President-elect Abraham Lincoln, just as he closely monitored the House Committee of Thirty-three, had his operatives closely monitor this counterpart body in the Senate. Anticipating that Crittenden’s plan would include extending slavery south of the 36-30 line, Lincoln instructed congressional Republicans to oppose it. He wrote to Senator Lyman Trumbull: “If any of our friends do prove false, and fix up a compromise on the territorial question, I am for fighting again—that is all. (It is but repetition for me to say I am for an honest inforcement of the constitution—fugitive slave clause included).”
Lincoln explained why he opposed allowing territorial voters to decide for themselves on the slavery question in a letter to Indiana Republican Party Chairman John Defrees: “I am sorry any republican inclines to dally with Pop. Sov. (i.e., popular sovereignty) of any sort. It acknowledges that slavery has equal rights with liberty, and surrenders all we have contended for.”
On the 20th, Lincoln was visited by Thurlow Weed, the New York party boss known as the “Dictator” and “liege lord of the Albany lobby.” The two men, along with Lincoln allies Judge David Davis and Leonard Swett, conferred for six hours in Lincoln’s parlor about cabinet appointments and the proposed compromise in Congress. Weed expressed strong support for “the reestablishment of the compact of 1820” (i.e., Amendment 1 in Crittenden’s plan), but Lincoln just as strongly expressed opposition.
The president-elect acknowledged the “dangers which threatened the safety both of the government and of the Union,” but there would be no wavering on the premise that slavery must not be allowed to spread into any territory. Lincoln showed “undisguised hostility” toward Weed’s suggestion that the Republicans adopt Crittenden’s plan, but, according to Weed, Lincoln’s “nature was so elastic, and his temperament so cheerful, that he always seemed at ease and undisturbed.”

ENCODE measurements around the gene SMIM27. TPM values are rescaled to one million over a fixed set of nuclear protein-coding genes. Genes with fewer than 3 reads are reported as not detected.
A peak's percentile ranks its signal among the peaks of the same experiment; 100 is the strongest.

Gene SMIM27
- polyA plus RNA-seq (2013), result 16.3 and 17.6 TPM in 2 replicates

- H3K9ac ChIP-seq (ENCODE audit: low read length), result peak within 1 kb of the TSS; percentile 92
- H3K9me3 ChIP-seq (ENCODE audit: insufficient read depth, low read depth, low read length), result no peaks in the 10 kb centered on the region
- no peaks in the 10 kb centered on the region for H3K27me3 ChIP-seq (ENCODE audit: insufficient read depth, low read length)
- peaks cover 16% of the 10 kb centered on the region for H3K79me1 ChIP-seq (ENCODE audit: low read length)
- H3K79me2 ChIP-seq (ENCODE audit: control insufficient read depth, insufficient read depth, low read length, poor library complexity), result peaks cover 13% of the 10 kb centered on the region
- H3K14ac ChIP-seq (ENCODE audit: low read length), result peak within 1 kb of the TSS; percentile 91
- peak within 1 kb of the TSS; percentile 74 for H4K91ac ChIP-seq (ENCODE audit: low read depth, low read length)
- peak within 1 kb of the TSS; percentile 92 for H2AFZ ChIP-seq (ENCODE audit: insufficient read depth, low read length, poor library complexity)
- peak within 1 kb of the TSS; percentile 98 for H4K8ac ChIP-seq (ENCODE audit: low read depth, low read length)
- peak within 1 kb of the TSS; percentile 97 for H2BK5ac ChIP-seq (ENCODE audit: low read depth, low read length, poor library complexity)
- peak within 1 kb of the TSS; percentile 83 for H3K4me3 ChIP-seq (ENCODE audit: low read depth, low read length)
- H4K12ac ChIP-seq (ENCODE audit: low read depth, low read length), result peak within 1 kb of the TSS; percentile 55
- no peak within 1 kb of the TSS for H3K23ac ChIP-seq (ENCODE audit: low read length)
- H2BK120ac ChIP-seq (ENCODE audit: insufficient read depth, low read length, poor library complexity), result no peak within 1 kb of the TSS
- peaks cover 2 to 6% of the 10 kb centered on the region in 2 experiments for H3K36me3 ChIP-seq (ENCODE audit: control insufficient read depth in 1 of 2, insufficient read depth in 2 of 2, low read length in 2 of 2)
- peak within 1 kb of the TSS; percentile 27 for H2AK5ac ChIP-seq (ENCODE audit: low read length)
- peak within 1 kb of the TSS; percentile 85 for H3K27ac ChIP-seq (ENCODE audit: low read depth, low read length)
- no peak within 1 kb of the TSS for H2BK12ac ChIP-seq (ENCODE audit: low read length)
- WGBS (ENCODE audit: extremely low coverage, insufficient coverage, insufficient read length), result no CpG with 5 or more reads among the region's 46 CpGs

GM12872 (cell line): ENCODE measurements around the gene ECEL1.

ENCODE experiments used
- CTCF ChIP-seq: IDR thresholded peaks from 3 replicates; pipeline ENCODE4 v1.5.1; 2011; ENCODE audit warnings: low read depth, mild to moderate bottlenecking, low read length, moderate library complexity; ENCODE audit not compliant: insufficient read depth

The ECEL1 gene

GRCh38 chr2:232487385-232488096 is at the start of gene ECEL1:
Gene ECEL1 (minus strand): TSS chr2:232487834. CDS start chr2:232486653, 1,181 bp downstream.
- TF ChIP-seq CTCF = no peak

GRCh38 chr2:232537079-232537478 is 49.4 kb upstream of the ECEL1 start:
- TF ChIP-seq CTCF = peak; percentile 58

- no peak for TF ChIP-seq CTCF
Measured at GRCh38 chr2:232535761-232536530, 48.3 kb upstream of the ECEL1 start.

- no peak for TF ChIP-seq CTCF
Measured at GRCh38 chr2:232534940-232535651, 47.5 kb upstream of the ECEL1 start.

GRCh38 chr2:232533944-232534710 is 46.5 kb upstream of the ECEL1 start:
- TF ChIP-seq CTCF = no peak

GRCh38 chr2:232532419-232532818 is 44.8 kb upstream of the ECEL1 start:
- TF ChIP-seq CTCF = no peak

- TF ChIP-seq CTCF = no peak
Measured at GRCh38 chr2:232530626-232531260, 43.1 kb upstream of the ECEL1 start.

Lincoln offered a counterproposal for Weed to take back East with him, which provided for more rigid enforcement of the Fugitive Slave Act and the repeal of personal liberty laws designed to defy the act that had been enacted in some northern states. Lincoln added a note to Trumbull with the proposal, stating his belief that it “would do much good, if introduced, and unanimously supported by our friends.”
But when Weed delivered the plan to Lincoln’s congressional allies, Seward had an opinion opposite to Lincoln’s, saying that “in the form you give it, it would divide our friends.” Thus, the Republicans could accept neither Crittenden’s nor Lincoln’s compromise plan.
- Davis, Jefferson, The Rise and Fall of the Confederate Government. Kindle Edition 2008, 1889.
- Holzer, Harold, Lincoln President-Elect: Abraham Lincoln and the Great Secession Winter of 1860-1861. New York: Simon & Schuster Paperbacks, Reprint Edition, 2008.
- Kagan, Dangerous Nation, p. 243
- Long, E.B. with Long, Barbara, The Civil War Day by Day. New York: Da Capo Press, Inc., 1971.
- McPherson, James M., Battle Cry of Freedom: The Civil War Era. Oxford History of the United States Book 6, Oxford University Press (Kindle Edition), 1988.
- Schweikart, Larry and Allen, Michael, A Patriot’s History of the United States. New York: Penguin Books, 2004.